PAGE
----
Street Justice, mob lynching, no one is spared by anyone. You can be the next Target


Swat: 23 June 2024: Look at the condition of minorities in our troubled yet beloved land. Christians have been attacked, maimed, and murdered or lynched at will, often on flimsy, mostly fabricated pretexts. Their homes have been torched, their churches bombed and burned.

We have callously watched as young Hindu girls are abducted, forcibly converted, and married to their abductors, while the pleas of their families and the victims fall on deaf ears.

When the state interferes with religion, vested interest groups take it upon themselves to dictate interpretations of faith. Not stopping at merely declaring a community a minority, we continue to target its members through assassinations, property destruction, and restrictions on their religious practices even within their own homes.

Even numerically smaller Muslim sects have not been spared, facing murder and imprisonment on dubious charges.

The blasphemy law has been weaponized, enforced not by the police or courts but by mobs acting as judge, jury, and executioner based solely on allegations.

Quoting the second part of Quaid-e-Azam's speech, "You may belong to any religion, caste, or creed—that has nothing to do with the business of the State." However, since the Objectives Resolution onwards, the state has frequently intertwined faith with governance, allowing groups with vested interests to impose their interpretations of the law through mob rule.

The state bears significant responsibility. Over the years, it has exploited religion to enhance its power and wealth, often fueling extremism under the guise of national security imperatives. These policies have cost countless civilian and military lives, yet failed to deliver tangible national security benefits.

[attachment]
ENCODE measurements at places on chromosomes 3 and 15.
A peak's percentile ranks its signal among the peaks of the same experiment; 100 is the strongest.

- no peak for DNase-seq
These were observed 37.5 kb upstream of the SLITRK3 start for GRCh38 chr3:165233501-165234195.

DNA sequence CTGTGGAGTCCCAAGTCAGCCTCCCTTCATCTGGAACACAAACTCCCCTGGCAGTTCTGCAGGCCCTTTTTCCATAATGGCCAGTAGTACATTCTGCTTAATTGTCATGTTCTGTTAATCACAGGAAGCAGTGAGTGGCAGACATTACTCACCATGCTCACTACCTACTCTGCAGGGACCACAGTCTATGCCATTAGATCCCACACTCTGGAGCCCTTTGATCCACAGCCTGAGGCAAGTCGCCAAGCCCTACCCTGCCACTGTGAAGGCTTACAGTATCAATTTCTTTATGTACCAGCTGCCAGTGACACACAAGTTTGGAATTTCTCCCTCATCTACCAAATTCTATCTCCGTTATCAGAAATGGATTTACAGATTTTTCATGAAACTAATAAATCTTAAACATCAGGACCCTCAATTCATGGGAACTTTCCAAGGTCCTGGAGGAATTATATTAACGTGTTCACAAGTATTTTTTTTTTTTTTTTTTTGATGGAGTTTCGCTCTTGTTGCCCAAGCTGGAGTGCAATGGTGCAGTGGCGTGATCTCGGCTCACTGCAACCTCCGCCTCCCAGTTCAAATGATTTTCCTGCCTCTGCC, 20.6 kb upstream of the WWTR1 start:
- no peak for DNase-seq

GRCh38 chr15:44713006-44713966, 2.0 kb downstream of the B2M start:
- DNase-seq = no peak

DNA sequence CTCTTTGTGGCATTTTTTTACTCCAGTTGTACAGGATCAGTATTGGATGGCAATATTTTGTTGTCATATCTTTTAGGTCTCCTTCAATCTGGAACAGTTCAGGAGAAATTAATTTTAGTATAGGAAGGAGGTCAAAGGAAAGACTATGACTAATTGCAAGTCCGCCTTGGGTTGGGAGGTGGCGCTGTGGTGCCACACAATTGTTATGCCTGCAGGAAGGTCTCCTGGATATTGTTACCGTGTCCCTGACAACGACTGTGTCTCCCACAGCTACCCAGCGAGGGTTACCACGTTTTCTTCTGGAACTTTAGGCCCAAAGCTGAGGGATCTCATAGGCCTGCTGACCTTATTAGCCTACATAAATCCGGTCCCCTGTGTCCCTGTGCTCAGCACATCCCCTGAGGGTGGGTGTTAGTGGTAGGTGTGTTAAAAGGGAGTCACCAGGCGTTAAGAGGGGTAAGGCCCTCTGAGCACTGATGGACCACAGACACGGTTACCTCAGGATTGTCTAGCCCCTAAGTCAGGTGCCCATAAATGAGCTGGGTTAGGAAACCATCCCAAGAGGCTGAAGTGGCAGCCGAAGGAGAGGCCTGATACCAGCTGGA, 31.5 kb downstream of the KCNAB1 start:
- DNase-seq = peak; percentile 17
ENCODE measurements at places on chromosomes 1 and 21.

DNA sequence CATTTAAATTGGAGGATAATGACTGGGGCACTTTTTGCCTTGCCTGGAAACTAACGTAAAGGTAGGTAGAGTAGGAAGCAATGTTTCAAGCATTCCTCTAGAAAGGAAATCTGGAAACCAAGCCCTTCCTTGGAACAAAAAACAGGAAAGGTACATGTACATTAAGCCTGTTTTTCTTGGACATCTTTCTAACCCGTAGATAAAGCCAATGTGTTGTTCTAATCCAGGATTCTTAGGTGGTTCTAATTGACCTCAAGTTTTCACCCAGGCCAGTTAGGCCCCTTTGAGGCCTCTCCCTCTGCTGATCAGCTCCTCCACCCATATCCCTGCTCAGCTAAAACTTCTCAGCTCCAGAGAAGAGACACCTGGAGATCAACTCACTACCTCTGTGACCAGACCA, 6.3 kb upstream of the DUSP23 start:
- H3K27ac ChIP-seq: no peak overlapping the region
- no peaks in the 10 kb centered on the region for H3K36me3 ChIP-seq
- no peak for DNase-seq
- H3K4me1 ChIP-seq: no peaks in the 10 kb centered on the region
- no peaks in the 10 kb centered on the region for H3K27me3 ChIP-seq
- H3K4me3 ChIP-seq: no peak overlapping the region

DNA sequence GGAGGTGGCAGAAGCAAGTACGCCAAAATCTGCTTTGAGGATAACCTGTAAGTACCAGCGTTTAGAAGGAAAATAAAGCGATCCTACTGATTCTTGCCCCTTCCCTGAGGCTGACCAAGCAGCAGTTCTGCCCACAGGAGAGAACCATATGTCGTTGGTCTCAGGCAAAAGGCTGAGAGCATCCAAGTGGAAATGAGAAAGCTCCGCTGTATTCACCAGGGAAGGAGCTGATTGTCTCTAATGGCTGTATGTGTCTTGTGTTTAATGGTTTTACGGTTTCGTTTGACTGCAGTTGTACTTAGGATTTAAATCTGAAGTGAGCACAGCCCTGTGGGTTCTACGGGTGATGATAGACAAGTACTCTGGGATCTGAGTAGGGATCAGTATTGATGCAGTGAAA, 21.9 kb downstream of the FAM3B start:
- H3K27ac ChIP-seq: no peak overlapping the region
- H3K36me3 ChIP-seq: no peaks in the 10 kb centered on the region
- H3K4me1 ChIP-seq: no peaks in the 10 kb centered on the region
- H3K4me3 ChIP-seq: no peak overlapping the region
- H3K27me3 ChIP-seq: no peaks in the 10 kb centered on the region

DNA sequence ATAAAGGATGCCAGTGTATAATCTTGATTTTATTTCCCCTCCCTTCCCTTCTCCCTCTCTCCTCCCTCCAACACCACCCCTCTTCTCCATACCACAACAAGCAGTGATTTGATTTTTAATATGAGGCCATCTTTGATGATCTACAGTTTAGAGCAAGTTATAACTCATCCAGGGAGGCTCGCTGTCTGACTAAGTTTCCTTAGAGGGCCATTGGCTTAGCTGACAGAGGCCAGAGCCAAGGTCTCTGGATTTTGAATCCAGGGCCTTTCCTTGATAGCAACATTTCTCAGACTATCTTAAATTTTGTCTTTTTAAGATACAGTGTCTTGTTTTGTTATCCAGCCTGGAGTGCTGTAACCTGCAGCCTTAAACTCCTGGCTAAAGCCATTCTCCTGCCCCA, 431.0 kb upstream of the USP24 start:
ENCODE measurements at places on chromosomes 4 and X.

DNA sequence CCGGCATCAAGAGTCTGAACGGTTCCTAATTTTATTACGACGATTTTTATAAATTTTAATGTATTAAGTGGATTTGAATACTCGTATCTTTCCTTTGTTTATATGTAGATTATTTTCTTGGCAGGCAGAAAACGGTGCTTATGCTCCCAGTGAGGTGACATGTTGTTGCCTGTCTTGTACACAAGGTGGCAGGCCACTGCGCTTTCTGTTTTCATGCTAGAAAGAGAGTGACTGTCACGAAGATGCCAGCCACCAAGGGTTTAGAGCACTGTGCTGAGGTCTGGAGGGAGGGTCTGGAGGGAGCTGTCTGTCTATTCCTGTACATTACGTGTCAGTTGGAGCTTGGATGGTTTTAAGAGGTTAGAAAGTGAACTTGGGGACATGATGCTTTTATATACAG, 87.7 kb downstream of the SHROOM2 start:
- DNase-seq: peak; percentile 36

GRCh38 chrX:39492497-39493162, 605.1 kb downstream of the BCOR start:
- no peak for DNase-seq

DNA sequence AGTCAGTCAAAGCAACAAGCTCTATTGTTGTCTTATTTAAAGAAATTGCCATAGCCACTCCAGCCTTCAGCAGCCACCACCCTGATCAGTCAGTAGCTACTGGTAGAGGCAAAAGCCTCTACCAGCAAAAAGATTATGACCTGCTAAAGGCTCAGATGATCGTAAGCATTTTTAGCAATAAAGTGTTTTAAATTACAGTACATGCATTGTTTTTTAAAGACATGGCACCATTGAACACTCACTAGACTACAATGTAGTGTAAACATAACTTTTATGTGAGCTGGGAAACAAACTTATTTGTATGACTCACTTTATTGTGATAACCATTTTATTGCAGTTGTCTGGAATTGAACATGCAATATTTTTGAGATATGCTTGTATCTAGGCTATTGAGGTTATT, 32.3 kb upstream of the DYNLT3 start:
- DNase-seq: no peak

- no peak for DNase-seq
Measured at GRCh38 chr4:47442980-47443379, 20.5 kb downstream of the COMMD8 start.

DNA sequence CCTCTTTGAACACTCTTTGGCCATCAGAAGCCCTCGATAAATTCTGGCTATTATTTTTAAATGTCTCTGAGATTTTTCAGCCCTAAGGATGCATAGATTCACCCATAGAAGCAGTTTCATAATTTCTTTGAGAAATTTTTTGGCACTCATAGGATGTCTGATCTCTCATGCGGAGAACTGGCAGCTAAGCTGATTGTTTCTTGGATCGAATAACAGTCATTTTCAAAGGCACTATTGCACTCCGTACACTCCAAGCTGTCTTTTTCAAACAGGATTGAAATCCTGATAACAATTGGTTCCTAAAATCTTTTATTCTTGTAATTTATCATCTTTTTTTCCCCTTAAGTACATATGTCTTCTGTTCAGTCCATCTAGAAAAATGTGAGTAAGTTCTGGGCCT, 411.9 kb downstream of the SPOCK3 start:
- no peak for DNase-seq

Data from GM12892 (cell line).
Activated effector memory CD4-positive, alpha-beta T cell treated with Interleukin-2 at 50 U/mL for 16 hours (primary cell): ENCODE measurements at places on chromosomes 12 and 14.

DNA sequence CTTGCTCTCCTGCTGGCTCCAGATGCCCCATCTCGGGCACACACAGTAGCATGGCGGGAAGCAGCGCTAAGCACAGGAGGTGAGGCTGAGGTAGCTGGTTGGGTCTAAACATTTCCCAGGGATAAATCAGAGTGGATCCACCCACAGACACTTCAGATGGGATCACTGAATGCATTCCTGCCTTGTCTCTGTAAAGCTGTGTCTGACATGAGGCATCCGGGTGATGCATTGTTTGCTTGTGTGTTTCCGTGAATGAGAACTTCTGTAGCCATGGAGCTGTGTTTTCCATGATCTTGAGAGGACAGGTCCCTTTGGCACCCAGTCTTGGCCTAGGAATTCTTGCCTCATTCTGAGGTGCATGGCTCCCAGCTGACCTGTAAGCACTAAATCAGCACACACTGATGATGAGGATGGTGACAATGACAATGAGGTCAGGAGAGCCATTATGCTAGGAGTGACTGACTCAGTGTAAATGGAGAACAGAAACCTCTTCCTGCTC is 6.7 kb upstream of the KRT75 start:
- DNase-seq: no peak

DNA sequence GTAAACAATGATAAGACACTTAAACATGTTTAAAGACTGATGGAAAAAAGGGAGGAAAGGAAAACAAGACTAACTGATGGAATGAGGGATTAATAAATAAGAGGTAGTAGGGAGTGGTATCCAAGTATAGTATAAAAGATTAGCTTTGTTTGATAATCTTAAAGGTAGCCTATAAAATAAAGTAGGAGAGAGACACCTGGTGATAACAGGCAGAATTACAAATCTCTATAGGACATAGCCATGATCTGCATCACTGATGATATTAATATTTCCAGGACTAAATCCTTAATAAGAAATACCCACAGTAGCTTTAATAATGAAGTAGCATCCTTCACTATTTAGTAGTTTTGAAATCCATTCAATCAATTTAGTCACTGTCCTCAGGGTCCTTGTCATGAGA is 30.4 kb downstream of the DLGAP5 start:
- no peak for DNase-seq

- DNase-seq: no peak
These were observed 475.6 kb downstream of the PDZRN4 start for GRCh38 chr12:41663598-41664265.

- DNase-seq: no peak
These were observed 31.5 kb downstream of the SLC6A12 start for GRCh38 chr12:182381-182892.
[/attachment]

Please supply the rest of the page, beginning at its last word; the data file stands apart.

Former dictator General Zia-ul-Haq stands out as a key promoter of extremism for personal gain, but subsequent military leaders have not effectively countered this trend. Civilian leadership, often marginalized in decision-making on national security, faces repercussions when challenging establishment-backed militant proxies.

Hypocrisy permeates those who exploit faith for political gain, exemplified by the open promotion of intolerance and glorification of convicted murderers by prominent figures.

Despite superior court rulings emphasizing minority rights and protections against bigotry, Pakistani authorities have consistently failed to implement them. This echoes the fate of the National Action Plan (NAP), approved amid wide consensus but largely ignored while terrorism continues to claim lives.

Pakistan, a nuclear power aspiring to regional economic leadership, must confront the scourge of extremism eroding its foundations. Failure to address this directly risks mirroring the fate of other struggling nations worldwide.




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